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HX 2021-2022

​​​​​​Annual Theme

Each year, the HumanitiesX Advisory Council selects a topical theme that is both timely and lends itself to humanities inquiry. In 2019, in the context of much public debate about the issue, the Council selected Immigration and Migration as our inaugural theme. This issue only became more relevant in an era of pandemic-induced closed borders.


The 2021-22 cohort of HumanitiesX fellows included three teams, each comprised of two faculty members from DePaul's College of Liberal Arts and Social Sciences, a community partner from a Chicago-area nonprofit organization, and two Student Fellows.

Each team collaboratively developed a HumanitiesX course related to immigration and migration, offered to DePaul students in Spring Quarter 2022.

View the 2021-22 Course Showcases

Team Brighton Park Neighborhood Council

  • Amy Tyson

    Amy Tyson

      Associate Professor, History; Director of Professional History Internships
      View Bio
  • Chris Green

    Chris Solis Green

    • Senior Professional Lecturer, English; Director, Writing and Publishing Internships
    • View Bio
  • Andrea Ortiz

    Andrea Ortiz

  • Lauren Rosenfeld

    Lauren Rosenfeld

      Undergraduate Student
      History & Computer Science
  • Juliana Zanubi

    Juliana Zanubi

      Undergraduate Student
      International Studies

Sharing Their Stories: Latinx Immigrant Activist' Oral Histories. This course explored how to amplify immigrant stories to advance the goal of rights for the undocumented, in partnership with community partner Brighton Park Neighborhood Council (BPNC). BPNC is a community based, nonprofit organization serving a working-class neighborhood on Chicago's Southwest side, a predominantly Latinx and immigrant community. Students worked in small teams to interview directly-impacted community activists at the forefront of campaigns related to advancing the rights of undocumented immigrants in Illinois. Teams transcribed interviews according to oral history standards, and then worked to condense and edit them for publication in an online anthology for BPNC, with the goal of moving the needle on immigration reform and inspiring future activists through sharing these stories. Alongside this project-based work, students read and discussed novels, poems, and memoirs that focused on undocumented Latinx immigrants, as well as grappled with relevant histories. Visit the Course Showcase  to learn more. 

Team Japanese Arts Foundation

  • Yuki Miyamoto

    Yuki Miyamoto

      Professor, Religious Studies/Global Asian Studies; Director, DePaul Humanities Center 

  • Kerry Ross

    Kerry Ross

      • Associate Professor, History/Global Asian Studies; Undergraduate Director, History
    • View Bio
  • Saira Chambers

    Saira Chambers

  • Sergio Godinez

    Sergio Godinez

      Undergraduate Student
      American Studies
  • Yessica Pineda

    Yessica Pineda

      Undergraduate Student
      Political Science
Geographies of Displacement: Migration and Immigration in Atomic-Age Art. This course explored how people and communities affected by the trauma of migration, war, and discrimination in Japan and the United States communicate their experiences and negotiate their identity through art. The atomic age, beginning arguably with the inception of the Manhattan Project in 1942 through the present day, serves as a conceptual framework to address the structural issues of displacement, internment, and forced migration of Japanese colonized subjects. In collaboration with our community partner, the Japanese Arts Foundation, and their network of practicing artists, each student created a unique floating lantern and related exhibition materials, which was displayed in an exhibit at the end of the quarter and used in the inaugural Toro-Nagashi Floating Lantern Ceremony. This ceremony, was held in August of 2022  at the Garden of the Phoenix in Chicago’s Jackson Park, commemorating the annual anniversary of the atomic bombings of Hiroshima and Nagasaki. Visit the Course Showcase to learn more.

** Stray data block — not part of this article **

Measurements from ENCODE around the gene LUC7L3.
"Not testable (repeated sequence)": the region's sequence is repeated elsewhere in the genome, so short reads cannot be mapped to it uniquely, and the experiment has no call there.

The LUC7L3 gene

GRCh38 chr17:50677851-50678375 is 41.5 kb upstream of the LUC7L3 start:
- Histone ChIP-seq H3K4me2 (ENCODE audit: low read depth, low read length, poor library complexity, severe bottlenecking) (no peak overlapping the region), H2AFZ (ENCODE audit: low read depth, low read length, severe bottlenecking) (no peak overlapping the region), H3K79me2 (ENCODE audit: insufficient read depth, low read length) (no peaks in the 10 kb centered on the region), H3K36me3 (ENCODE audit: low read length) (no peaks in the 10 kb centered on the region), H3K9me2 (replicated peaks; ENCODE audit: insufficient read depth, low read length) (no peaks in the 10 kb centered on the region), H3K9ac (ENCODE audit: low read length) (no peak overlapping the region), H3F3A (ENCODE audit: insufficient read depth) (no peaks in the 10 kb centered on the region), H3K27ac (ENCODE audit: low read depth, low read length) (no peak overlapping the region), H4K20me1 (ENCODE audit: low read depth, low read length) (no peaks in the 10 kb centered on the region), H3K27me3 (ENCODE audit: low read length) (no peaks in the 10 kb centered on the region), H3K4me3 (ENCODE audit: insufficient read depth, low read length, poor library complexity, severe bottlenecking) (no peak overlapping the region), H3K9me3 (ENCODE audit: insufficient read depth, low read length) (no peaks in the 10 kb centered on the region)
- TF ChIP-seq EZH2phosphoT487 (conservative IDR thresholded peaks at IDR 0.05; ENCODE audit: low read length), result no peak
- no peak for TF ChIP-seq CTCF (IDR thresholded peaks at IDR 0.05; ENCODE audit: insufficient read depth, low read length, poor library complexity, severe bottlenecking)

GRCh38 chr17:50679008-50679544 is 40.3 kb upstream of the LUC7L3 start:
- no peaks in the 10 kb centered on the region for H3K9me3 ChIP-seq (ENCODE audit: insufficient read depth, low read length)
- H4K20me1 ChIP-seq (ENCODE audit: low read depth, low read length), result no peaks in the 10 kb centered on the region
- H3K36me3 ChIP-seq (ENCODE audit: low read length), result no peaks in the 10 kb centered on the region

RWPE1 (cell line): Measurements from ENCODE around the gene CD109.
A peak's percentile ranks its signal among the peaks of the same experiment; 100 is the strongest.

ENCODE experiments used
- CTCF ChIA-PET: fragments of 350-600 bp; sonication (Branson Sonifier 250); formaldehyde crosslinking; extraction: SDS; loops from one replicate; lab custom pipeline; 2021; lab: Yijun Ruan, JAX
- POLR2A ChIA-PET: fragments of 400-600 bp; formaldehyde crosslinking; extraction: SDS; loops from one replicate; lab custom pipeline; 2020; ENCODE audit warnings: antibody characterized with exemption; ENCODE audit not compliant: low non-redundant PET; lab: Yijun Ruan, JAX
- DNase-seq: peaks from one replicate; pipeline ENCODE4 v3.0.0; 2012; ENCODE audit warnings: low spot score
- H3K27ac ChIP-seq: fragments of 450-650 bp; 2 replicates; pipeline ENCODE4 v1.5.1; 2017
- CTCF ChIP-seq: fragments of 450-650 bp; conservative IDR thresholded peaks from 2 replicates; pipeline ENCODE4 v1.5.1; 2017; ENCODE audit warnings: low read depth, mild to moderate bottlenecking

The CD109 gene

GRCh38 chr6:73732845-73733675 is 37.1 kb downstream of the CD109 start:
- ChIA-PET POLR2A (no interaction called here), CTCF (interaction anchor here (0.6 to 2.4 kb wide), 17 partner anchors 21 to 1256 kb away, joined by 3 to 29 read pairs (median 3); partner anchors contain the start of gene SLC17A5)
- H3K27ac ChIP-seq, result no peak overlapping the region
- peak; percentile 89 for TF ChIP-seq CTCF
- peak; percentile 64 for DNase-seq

Team Midwest Human Rights Consortium

  • Maria Ferrera

    Maria Ferrera

      Associate Professor, Social Work/Critical Ethnic Studies; Director, Center for Community Health Equity
      View Bio
  • Chi-Jang Yin

    Chi-Jang Yin

    • Associate Professor, Cinema Production, Multimedia and Interactive Media
    • View Bio
  • Minal Giri

    Minal Giri

  • Laura Pachon

    Laura Pachón

      Graduate Student
      Refugee & Forced Migration Studies
  • Emerson Sherbourne

    Emerson Sherbourne

      Graduate Student
      Refugee & Forced Migration Studies
Children Seeking Asylum: Creating Digital Media to Support Human Rights. This course explored the experience of children and families seeking asylum in the US in the current sociopolitical climate, as well as how these experiences can be shared using the techniques of documentary filmmaking. Through discussions about critical and narrative texts and in conversation with professionals who work with individuals seeking asylum, students developed an understanding of the asylum process and how asylum-seekers are represented in contemporary media and discourse. Additionally, students conducted interviews with professionals working with asylum-seekers and, through the course’s instruction in video production, learned how to use this interview footage and other media to create short videos for outreach and education purposes. These videos were integrated into the website of the course community partner, the Midwest Human Rights Consortium (MHRC), a nonprofit that trains medical professionals to perform trauma-informed forensic evaluations for individuals seeking asylum. Visit the Course Showcase to learn more.